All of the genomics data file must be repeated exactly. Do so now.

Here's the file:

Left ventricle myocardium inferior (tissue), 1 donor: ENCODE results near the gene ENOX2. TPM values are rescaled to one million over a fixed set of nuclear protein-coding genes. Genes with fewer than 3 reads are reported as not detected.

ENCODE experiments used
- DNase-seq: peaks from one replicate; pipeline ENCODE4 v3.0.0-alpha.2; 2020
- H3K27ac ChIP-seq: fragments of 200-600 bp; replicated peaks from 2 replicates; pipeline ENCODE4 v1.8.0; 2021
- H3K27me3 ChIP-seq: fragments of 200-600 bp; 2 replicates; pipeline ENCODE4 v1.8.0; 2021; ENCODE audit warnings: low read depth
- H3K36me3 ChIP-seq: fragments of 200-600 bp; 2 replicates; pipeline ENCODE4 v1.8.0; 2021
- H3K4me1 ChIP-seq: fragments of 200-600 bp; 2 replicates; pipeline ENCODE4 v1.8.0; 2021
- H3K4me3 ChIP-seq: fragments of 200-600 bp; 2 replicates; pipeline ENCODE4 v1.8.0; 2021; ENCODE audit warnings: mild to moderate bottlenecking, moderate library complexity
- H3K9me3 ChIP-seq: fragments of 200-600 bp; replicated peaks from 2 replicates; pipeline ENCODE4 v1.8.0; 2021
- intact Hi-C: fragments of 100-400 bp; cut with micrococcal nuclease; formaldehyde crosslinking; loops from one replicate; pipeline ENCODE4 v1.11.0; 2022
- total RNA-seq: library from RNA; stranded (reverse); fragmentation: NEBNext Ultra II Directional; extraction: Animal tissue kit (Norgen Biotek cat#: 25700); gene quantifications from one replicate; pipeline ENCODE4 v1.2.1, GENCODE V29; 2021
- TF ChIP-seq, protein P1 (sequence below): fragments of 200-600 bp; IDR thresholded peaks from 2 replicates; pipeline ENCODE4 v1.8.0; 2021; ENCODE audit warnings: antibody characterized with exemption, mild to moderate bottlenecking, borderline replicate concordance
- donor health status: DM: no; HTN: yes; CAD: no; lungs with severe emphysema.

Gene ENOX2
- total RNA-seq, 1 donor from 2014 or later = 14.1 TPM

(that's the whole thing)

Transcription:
Left ventricle myocardium inferior (tissue), 1 donor: ENCODE results near the gene ENOX2. TPM values are rescaled to one million over a fixed set of nuclear protein-coding genes. Genes with fewer than 3 reads are reported as not detected.

ENCODE experiments used
- DNase-seq: peaks from one replicate; pipeline ENCODE4 v3.0.0-alpha.2; 2020
- H3K27ac ChIP-seq: fragments of 200-600 bp; replicated peaks from 2 replicates; pipeline ENCODE4 v1.8.0; 2021
- H3K27me3 ChIP-seq: fragments of 200-600 bp; 2 replicates; pipeline ENCODE4 v1.8.0; 2021; ENCODE audit warnings: low read depth
- H3K36me3 ChIP-seq: fragments of 200-600 bp; 2 replicates; pipeline ENCODE4 v1.8.0; 2021
- H3K4me1 ChIP-seq: fragments of 200-600 bp; 2 replicates; pipeline ENCODE4 v1.8.0; 2021
- H3K4me3 ChIP-seq: fragments of 200-600 bp; 2 replicates; pipeline ENCODE4 v1.8.0; 2021; ENCODE audit warnings: mild to moderate bottlenecking, moderate library complexity
- H3K9me3 ChIP-seq: fragments of 200-600 bp; replicated peaks from 2 replicates; pipeline ENCODE4 v1.8.0; 2021
- intact Hi-C: fragments of 100-400 bp; cut with micrococcal nuclease; formaldehyde crosslinking; loops from one replicate; pipeline ENCODE4 v1.11.0; 2022
- total RNA-seq: library from RNA; stranded (reverse); fragmentation: NEBNext Ultra II Directional; extraction: Animal tissue kit (Norgen Biotek cat#: 25700); gene quantifications from one replicate; pipeline ENCODE4 v1.2.1, GENCODE V29; 2021
- TF ChIP-seq, protein P1 (sequence below): fragments of 200-600 bp; IDR thresholded peaks from 2 replicates; pipeline ENCODE4 v1.8.0; 2021; ENCODE audit warnings: antibody characterized with exemption, mild to moderate bottlenecking, borderline replicate concordance
- donor health status: DM: no; HTN: yes; CAD: no; lungs with severe emphysema.

Gene ENOX2
- total RNA-seq, 1 donor from 2014 or later = 14.1 TPM